Japa as Meditation

Complexity: 
Easy

from Back To Godhead Magazine #32-02, 1998

Meditation is the seventh stage in the eightfold mystic yoga system by which one gradually learns to sit still, control the breath, withdraw the senses from the world, fix the mind on one point, and eventually attain full concentration on the object of meditation.

In Western countries, “meditation” has become a buzzword. In the 1960s the only meditation that people discussed was “Transcendental Meditation,” by which one could purchase a mantra and meditate on it twice a day. Now many other forms of meditation and “mindfulness” are popular both in Christian and non-Christian traditions. People meditate for a short time each day to relieve stress and augment health. Srila Prabhupada said that serious yoga practice aimed at a spiritual goal is far too difficult in this age of distraction. Real meditation is full time.

For those who chant the holy names, hearing japa (private chanting on beads) described as “meditation” may sound distasteful when considered alongside the other processes practiced these days, but japa is meditation, and to achieve the result we must do it with attention.

Meditation involves controlling the mind, and that’s difficult, as anyone who has tried to chant realizes quickly. Therefore, we sometimes wonder whether it is necessary or helpful to study meditation techniques and bring them into our own practice.

Srila Prabhupada didn’t think so. Whenever devotees asked him how to concentrate on the holy name, he responded simply: “Just hear.”

“But what about my mind?”

“Just hear.”

Prabhupada knew that by chanting we would learn how to chant; the holy name itself would teach us. The Bhagavad- gita assigns the path: “From wherever the mind wanders due to its flickering and unsteady nature, one must certainly withdraw it and bring it back under the control of the self.”

Therefore, in the name of disinterest in other forms of meditation, we shouldn’t abandon the practices common to all forms. We should begin our daily japa by calming the mind. We should chant our rounds (of beads) in a sacred space and control the breath by the chanting. We should fix the mind on the syllables of the holy name. We should maintain good posture. In the early days at 26 Second Avenue in New York City, we would sit slouched over as Srila Prabhupada gave his morning class. Once he stopped his lecture and asked us to sit straight. Although Bhakti-yoga does not involve sitting postures and breathing exercises, he said, it is still yoga.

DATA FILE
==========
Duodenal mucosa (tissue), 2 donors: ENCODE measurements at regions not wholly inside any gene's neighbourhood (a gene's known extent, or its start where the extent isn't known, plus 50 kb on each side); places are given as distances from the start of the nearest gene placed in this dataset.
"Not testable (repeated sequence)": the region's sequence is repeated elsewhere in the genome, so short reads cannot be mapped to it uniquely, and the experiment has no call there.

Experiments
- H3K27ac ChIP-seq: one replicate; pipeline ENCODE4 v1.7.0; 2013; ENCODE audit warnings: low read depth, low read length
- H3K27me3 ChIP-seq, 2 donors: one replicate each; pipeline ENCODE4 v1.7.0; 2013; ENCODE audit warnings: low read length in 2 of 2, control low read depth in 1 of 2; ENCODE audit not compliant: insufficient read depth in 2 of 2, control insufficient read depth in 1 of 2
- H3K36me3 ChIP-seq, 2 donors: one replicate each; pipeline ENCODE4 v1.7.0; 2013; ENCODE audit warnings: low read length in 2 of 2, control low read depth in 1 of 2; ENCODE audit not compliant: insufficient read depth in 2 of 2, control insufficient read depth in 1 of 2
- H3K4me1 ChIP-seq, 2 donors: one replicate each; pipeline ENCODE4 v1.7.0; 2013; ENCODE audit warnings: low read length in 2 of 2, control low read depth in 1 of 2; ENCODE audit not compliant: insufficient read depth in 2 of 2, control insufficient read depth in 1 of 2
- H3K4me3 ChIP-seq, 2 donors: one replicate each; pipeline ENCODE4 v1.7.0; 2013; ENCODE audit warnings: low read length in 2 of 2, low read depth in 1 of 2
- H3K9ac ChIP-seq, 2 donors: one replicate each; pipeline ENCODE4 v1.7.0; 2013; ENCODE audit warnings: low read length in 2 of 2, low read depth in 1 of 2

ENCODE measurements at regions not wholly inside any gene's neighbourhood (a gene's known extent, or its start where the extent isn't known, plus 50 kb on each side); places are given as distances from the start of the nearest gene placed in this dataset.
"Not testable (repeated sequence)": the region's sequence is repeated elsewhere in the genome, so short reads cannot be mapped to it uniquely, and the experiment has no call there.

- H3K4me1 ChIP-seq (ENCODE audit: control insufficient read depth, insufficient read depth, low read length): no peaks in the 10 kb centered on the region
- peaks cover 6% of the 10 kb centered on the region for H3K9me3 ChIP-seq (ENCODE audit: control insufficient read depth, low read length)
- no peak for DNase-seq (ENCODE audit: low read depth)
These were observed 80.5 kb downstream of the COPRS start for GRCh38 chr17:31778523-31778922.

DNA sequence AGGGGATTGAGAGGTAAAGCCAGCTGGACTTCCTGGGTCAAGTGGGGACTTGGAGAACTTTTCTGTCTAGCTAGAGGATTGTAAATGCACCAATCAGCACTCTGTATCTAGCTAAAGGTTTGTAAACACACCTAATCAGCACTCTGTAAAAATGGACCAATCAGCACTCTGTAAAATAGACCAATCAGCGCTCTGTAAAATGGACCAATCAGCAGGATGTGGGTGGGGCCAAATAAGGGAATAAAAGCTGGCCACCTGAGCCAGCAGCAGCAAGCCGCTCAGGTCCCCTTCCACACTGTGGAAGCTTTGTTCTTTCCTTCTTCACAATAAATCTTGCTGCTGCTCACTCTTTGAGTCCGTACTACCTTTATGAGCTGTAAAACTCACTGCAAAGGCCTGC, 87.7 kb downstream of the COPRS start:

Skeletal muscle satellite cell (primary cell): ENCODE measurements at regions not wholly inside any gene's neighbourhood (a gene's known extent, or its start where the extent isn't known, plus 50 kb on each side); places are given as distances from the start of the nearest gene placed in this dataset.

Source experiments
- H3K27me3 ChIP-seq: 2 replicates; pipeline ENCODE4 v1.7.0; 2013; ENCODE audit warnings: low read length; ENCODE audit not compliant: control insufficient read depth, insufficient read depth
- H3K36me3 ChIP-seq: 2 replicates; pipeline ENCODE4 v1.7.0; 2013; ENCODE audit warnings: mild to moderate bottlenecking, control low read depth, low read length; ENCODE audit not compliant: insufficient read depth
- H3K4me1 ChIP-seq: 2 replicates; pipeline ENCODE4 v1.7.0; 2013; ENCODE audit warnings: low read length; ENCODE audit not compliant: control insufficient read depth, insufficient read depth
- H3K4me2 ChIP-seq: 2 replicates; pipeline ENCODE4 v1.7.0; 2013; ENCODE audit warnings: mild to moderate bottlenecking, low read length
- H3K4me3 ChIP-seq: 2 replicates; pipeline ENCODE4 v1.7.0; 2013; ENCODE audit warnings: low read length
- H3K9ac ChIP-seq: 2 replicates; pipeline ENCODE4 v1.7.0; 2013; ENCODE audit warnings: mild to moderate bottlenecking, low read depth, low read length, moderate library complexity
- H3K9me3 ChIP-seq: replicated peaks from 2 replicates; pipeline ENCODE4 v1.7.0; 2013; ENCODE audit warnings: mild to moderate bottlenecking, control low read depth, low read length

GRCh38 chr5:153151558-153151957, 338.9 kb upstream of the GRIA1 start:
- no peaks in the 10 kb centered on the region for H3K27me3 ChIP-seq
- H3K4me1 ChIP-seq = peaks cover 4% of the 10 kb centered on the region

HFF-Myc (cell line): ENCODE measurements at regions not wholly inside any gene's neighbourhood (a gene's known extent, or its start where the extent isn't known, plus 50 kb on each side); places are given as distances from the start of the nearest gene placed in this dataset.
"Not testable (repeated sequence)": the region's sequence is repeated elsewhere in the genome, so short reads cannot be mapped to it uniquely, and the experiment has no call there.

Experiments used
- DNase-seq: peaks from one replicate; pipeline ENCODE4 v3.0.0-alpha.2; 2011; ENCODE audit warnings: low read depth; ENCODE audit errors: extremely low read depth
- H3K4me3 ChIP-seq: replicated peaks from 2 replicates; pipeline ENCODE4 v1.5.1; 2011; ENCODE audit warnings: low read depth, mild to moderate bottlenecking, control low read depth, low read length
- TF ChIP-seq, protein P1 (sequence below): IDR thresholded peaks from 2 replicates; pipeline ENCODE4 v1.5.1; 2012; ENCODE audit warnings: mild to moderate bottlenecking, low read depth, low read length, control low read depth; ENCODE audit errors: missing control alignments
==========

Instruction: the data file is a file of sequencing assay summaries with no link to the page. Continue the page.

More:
With the aid of these basic components of meditation, we can learn to become prayerful in our approach to the holy name. Sarvabhauma Bhattacharya was able to chant with no other thought than the name and Lord Chaitanya’s mercy. Sarvabhauma Bhattacharya had been a famous logician and teacher of the impersonal path, and his conversion to Vaishnavism is chronicled in several chapters of the Chaitanya-charitamrita. It is said of Sarvabhauma after his conversion, “He did not know anything but the service of the Lord, and he always chanted the holy name of Sri Krishna Chaitanya … . Indeed, chanting the holy names became his meditation.”

Our biggest obstacles to chanting are indifference to the holy name and distraction. Bhaktivinoda Thakura addresses these points in his Harinama Chintamani, suggesting that we chant in the company of devotees focused on the holy name. By learning to emulate their mood, we will learn to concentrate. He also suggests we chant in a secluded place. By accepting the discipline of a vow to chant, we will be forced to fix our attention. Gradually we will move from an hour spent chanting to two hours to four hours, and eventually we will chant constantly.

And enthusiasm is vital. Bhaktivinoda Thakura states: “Those who chant distractedly are always eager to somehow complete the fixed number of holy names and be done with it. It is important to concentrate on the quality of the chanting and not on trying to artificially increase the number of holy names.”

He adds that we should utter and hear the name distinctly. It is only by the Lord’s mercy that distraction can be overcome. “Therefore it is essential to fervently beg for the Lord’s grace with great humility. This is the living entity’s only means of salvation.”

Ultimately, our success in chanting will come from Krishna’s mercy, but while awaiting that mercy, we can continue to chant with enthusiasm and concentration and, as far as we are able, make the holy name the central focus of our lives.